America’s Alliance With Syrian Islamists Could Prove Fatal

Posted: December 1, 2016 in Uncategorized
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As the Syrian conflict approaches its 6th anniversary, there is a sense of optimism among pro-government supporters, with Russia stepping up military assistance and the prospect of Donald Trump cutting off support to the opposition.
Since the start of unrest in Syria, the US government has fixated on dislodging President Assad from office — using any means necessary.

However, there has been widespread speculation that Donald Trump will focus more on tackling groups such as Daesh, and could potentially be willing to work in conjunction with Assad’s forces and Russia.

Ahrar al-Sham is one of the most powerful groups fighting against the Syrian Army and its allies. Russia has attempted to designate this group as a terrorist organization but the US has previously protested the group’s innocence.
The US government has also criticized the Russian air force for attacking this group. Ahrar al-Sham has openly said that they want to impose Shariah law across Syria, and they have even collaborated with Fateh al-Sham, which was previously part of the al-Qaeda franchise.
Unlike Daesh, which seeks to establish a worldwide caliphate, Ahrar al-Sham has indicated that they are only interested in imposing Shariah law in Syria. This is already problematic, as many minorities will inevitably suffer from persecution.
Furthermore, if the group was to satisfy its objectives in Syria, they may expand their goals, potentially aiming to establish an Islamic State far beyond Syria’s borders. After all, groups like this thrive off violence, war and aggressive expansion. Therefore, by aiding this group, America is putting itself, and many other countries in unnecessary danger.
It is hard to imagine a scenario where Donald Trump will continue to support this group. In fact, many opposition fighters in Syria were deeply saddened when news broke out that Trump had emerged victorious over Hillary Clinton.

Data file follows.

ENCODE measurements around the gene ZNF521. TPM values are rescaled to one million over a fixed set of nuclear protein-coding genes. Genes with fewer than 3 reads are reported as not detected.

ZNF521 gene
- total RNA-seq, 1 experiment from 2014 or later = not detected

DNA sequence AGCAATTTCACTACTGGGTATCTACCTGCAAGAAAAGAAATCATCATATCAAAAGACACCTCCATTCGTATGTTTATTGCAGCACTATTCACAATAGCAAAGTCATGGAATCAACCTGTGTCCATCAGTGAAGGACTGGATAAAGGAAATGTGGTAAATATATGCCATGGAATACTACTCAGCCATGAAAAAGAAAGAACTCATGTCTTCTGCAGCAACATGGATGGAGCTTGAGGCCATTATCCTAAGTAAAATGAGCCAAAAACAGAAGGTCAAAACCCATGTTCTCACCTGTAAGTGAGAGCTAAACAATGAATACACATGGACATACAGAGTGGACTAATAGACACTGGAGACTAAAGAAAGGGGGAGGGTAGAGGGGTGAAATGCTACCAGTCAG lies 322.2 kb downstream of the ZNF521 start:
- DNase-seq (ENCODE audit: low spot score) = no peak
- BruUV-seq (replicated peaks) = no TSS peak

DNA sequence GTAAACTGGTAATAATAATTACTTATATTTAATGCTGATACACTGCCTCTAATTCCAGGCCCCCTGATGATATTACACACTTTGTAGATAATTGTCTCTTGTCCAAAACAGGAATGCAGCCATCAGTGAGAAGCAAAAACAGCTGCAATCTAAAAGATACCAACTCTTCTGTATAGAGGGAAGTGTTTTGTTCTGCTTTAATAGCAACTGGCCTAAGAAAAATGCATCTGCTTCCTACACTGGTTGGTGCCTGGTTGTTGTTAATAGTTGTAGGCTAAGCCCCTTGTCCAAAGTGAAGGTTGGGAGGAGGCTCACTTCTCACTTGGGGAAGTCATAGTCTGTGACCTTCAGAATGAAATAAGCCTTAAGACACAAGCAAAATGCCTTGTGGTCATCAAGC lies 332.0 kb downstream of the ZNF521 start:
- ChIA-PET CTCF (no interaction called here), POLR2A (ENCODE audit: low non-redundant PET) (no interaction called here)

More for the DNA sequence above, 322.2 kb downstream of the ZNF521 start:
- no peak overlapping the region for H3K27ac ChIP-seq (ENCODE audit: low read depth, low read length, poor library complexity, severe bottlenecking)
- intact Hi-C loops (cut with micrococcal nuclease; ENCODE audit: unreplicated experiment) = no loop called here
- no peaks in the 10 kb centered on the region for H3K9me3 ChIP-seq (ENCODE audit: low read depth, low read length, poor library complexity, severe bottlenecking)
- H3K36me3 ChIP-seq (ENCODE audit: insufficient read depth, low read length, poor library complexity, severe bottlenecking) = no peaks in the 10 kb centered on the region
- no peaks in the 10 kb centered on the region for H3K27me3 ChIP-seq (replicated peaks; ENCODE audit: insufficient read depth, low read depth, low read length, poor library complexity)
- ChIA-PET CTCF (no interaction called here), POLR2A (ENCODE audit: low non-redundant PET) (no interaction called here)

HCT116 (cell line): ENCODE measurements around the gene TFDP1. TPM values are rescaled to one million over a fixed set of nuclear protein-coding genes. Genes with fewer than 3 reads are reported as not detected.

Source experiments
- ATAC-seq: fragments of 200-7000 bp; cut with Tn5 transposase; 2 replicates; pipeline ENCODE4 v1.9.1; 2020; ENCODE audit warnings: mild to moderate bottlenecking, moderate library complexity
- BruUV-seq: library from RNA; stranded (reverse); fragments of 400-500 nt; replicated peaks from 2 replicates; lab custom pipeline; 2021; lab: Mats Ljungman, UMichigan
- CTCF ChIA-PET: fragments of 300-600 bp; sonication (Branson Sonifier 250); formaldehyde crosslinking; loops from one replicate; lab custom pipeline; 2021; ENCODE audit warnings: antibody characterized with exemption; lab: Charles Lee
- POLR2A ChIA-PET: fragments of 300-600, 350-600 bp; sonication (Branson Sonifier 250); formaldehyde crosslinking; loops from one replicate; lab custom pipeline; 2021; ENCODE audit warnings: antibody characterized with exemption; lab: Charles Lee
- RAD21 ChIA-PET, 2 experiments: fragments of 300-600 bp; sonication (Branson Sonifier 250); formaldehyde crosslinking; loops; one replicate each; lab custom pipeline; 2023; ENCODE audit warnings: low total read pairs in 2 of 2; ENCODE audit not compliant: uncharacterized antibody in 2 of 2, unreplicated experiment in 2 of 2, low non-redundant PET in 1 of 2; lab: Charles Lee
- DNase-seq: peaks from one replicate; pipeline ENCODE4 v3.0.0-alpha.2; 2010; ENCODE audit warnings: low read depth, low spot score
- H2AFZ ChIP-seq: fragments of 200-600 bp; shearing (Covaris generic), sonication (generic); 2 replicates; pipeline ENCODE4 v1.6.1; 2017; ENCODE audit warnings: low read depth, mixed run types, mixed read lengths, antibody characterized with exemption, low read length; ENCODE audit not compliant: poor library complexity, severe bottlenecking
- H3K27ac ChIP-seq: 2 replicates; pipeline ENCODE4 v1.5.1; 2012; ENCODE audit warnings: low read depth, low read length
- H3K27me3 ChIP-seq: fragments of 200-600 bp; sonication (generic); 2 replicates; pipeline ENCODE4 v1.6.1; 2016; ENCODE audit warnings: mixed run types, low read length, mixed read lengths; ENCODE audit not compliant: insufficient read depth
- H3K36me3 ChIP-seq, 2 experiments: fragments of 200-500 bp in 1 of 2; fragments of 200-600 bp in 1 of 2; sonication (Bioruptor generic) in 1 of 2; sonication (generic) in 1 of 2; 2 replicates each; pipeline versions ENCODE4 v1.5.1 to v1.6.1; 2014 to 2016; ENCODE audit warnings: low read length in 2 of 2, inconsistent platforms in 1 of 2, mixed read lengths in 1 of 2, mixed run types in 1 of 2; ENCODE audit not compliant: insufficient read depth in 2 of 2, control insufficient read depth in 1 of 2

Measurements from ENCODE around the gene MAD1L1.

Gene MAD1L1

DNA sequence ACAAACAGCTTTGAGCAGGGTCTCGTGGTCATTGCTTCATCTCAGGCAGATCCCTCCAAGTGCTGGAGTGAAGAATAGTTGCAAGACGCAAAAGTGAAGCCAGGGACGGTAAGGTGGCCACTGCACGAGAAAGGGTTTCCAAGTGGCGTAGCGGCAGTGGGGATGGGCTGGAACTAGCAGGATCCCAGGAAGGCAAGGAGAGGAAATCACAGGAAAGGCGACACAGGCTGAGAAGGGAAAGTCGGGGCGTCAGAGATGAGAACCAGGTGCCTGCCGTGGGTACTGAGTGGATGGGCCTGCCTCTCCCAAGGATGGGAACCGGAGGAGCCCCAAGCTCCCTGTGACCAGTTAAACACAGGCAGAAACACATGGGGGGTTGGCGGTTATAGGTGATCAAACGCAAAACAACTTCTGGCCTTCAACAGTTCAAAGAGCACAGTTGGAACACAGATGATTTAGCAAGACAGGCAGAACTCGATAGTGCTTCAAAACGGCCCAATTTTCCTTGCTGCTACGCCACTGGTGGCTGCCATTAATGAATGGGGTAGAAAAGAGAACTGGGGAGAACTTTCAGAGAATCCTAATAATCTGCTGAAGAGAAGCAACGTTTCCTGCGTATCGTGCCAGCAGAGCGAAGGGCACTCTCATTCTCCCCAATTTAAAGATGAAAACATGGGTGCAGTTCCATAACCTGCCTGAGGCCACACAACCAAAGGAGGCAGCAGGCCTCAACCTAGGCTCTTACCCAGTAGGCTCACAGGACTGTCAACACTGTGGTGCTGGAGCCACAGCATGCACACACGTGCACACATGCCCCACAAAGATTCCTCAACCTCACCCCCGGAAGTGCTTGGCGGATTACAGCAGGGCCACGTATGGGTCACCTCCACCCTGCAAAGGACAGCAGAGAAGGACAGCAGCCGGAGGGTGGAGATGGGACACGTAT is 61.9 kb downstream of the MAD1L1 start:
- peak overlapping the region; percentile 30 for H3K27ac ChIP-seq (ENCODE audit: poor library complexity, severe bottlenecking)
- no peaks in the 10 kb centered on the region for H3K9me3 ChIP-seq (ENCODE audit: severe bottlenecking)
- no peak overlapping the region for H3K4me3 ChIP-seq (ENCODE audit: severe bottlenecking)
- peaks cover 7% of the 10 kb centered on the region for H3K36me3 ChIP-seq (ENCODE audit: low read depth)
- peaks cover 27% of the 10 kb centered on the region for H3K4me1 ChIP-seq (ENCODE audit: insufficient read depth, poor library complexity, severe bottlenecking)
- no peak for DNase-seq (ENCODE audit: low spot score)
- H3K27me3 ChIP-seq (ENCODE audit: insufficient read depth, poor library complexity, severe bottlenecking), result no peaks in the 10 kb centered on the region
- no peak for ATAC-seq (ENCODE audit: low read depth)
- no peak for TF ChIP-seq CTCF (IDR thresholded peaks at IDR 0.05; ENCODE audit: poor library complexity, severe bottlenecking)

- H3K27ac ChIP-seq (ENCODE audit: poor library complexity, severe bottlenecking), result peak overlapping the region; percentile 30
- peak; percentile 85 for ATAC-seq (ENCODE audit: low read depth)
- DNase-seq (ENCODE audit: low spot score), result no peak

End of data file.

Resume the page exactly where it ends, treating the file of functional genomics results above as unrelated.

It appeared that Hillary’s foreign policy, especially on Syria, was in stark contrast to Trump’s. She was seemingly in favor of imposing a no-fly zone over Syria and providing more military support to the armed opposition. Russia has sophisticated military assets in Syria, including several fighter jets, and the S-300 and S-400 SAM systems. This puts them in a good position to deal with/prevent a no-fly zone.
Even with substantial support from their allies, rebels in Aleppo were unable to break the siege on eastern Aleppo. They were able to score some initial gains, especially in the al-Assad district, but pro-government forces were successful in reversing all their gains in a matter of days, with little air support. The pro-government forces in Aleppo are comprised of units from the Syrian Army, Liwa al-Quds (a Palestinian militia), SSNP fighters, Hezbollah, and Iraqi Shia militiamen.
Russia and Syria have given rebels and civilians the opportunity to leave Aleppo several times, but opposition fighters have prevented civilians from leaving the area. Recently, footage emerged showing protests in Aleppo, calling for the rebels to leave the area. Some of the footage reportedly showed armed men firing at protesters with live ammunition.
It remains to be seen what the newly elected President of the US will do, but it seems that he will cut off support to the rebels at the least. He may even be content with allowing Assad to remain in power, as a means of combating terrorism, and helping Syria return to normality. Even without further assistance from the west, Assad’s forces already have the upper hand at most battlefronts in Syria.
Some analysts have suggested that Trump may continue with America’s previous foreign policy — arming and backing the opposition, including Islamist groups such as Ahrar al-Sham.
Ultimately, it depends on whether he decides to give his advisers a large role in policy-making, while he takes more of a figurehead position or decides to implement his pre-election narrative.
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